CitationAdair, Linda S. (2001). Size at Birth Predicts Age at Menarche. Pediatrics, 107(4), U95-101.
AbstractObjective: This study examines the relationship of intrauterine growth, measured by size and maturity at birth, to age at menarche, while also considering a wide range of other factors that may affect maturation. The research is motivated by the current debate about the importance of the prenatal environment as a determinant of later disease risk.
Methods: Data were collected during the Cebu Longitudinal Health and Nutrition Survey. This community-based study has followed a cohort of several thousand Filipino infants since their birth in 1983 to 1984. Participants live in urban and rural communities of Metro Cebu, the second largest metropolitan area of the Philippines. The analysis sample includes 997 girls 14 to 15 years of age. The main outcome measure is age at menarche, determined from girls' self-report of the month and year of first menses. Factors that influenced age at menarche were identified using Weibull parametric survival time models. The main exposure variables of interest included weight and length (measured by trained field staff) and gestational age (assessed from mother's reported date of last menstrual period, augmented by clinical assessments at birth). The analysis also takes into account a wide range of other factors that are likely to affect age at menarche. These include the girls' early postnatal growth rates, premenarcheal body composition (body mass index and skinfold thicknesses measured at 8 years), current diet (measured by two 24-hour dietary recalls), and socioeconomic conditions of the household in which they live. We also assessed the contribution of maternal characteristics, including age at menarche, height, and nutritional status while pregnant with the study child.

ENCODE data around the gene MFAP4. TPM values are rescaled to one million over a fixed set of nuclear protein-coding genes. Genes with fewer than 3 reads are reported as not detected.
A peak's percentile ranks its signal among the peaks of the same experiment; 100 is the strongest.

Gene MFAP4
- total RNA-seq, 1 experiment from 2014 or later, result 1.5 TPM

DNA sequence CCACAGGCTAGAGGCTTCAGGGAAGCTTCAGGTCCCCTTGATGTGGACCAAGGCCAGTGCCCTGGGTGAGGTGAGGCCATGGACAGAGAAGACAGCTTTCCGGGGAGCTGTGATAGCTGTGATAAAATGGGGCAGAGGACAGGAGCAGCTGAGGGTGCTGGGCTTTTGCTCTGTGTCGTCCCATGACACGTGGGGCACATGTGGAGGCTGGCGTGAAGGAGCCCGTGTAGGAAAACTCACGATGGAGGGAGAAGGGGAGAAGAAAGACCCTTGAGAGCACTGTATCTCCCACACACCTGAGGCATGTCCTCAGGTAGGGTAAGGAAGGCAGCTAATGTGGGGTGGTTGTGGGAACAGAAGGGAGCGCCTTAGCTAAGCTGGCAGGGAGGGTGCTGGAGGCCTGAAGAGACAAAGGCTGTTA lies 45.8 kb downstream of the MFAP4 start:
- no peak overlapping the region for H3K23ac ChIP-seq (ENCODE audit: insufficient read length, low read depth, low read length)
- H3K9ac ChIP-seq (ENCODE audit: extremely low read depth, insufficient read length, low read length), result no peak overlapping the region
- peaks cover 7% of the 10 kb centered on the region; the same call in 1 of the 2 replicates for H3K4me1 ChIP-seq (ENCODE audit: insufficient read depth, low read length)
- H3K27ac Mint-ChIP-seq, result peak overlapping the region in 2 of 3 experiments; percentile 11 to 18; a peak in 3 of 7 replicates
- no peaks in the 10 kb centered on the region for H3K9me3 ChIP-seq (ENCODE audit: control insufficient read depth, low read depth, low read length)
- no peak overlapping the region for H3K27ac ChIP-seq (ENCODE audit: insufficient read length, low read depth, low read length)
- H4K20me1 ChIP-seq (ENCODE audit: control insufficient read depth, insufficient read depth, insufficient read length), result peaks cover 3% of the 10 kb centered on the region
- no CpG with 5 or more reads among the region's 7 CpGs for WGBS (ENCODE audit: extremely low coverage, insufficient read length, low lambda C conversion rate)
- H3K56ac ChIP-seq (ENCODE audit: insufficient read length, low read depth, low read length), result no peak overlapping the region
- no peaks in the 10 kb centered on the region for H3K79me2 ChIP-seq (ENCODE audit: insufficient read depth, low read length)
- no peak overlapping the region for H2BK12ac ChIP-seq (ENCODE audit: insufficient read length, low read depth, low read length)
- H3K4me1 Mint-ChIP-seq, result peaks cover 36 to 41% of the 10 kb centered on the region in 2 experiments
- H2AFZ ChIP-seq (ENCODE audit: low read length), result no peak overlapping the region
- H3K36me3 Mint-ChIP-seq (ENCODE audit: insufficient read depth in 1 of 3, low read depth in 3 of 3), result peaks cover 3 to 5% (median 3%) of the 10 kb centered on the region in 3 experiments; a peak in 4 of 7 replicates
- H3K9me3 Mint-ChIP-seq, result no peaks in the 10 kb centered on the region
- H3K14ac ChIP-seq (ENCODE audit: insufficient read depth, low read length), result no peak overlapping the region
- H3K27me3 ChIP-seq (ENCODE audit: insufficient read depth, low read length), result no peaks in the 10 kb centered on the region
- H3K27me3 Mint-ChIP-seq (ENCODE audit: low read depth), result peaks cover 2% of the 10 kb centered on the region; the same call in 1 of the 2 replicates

Results: The median age at menarche calculated from the hazard model is 13.1 years, with 50% of girls attaining menarche between 12.4 and 13.9 years. Earlier menarche is characteristic of girls who live in urban, higher socioeconomic status households, as indicated by higher maternal education, better housing quality, and possession of assets, such as a TV or refrigerator. Age at menarche is significantly associated with birth characteristics. Although birth weight alone was not significantly related to age at menarche, girls who were relatively long and thin at birth (>49 cm, <3 kg) attained menarche ~6 months earlier than did girls who were short and light (<49 cm, <3 kg). This effect of thinness at birth is most pronounced among girls with greater than average growth increments in 6 months of life. The effects of birth size are not modified when body mass index and skinfold thicknesses at 8 years are taken into account. Effects of birth size on age at menarche also remain significant when maternal nutritional status during pregnancy and the girl's current diet and socioeconomic indicators are taken into account.
Conclusions: The study provides additional evidence of fetal programming of later health outcomes by showing that future growth and maturation trajectories are established in utero. Furthermore, rapid postnatal growth potentiates the effects of size at birth and is related independently to earlier pubertal maturation.